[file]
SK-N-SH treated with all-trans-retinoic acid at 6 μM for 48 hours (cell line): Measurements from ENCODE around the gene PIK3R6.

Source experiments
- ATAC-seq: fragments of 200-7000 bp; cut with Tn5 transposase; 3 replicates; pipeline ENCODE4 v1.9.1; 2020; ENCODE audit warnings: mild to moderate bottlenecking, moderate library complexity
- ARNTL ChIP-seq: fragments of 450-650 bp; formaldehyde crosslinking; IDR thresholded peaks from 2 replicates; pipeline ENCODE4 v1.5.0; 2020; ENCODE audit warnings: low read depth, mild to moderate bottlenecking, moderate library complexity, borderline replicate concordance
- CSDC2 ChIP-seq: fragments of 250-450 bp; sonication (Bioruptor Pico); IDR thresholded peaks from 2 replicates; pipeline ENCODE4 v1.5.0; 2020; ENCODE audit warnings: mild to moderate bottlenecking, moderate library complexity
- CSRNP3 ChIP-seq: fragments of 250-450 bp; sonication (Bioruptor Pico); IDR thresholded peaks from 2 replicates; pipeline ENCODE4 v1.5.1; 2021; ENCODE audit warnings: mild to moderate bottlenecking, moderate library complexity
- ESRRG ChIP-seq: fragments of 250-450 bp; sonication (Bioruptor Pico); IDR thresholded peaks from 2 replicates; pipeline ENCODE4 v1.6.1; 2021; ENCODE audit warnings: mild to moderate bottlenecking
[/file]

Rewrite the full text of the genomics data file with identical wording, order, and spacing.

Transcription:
SK-N-SH treated with all-trans-retinoic acid at 6 μM for 48 hours (cell line): Measurements from ENCODE around the gene PIK3R6.

Source experiments
- ATAC-seq: fragments of 200-7000 bp; cut with Tn5 transposase; 3 replicates; pipeline ENCODE4 v1.9.1; 2020; ENCODE audit warnings: mild to moderate bottlenecking, moderate library complexity
- ARNTL ChIP-seq: fragments of 450-650 bp; formaldehyde crosslinking; IDR thresholded peaks from 2 replicates; pipeline ENCODE4 v1.5.0; 2020; ENCODE audit warnings: low read depth, mild to moderate bottlenecking, moderate library complexity, borderline replicate concordance
- CSDC2 ChIP-seq: fragments of 250-450 bp; sonication (Bioruptor Pico); IDR thresholded peaks from 2 replicates; pipeline ENCODE4 v1.5.0; 2020; ENCODE audit warnings: mild to moderate bottlenecking, moderate library complexity
- CSRNP3 ChIP-seq: fragments of 250-450 bp; sonication (Bioruptor Pico); IDR thresholded peaks from 2 replicates; pipeline ENCODE4 v1.5.1; 2021; ENCODE audit warnings: mild to moderate bottlenecking, moderate library complexity
- ESRRG ChIP-seq: fragments of 250-450 bp; sonication (Bioruptor Pico); IDR thresholded peaks from 2 replicates; pipeline ENCODE4 v1.6.1; 2021; ENCODE audit warnings: mild to moderate bottlenecking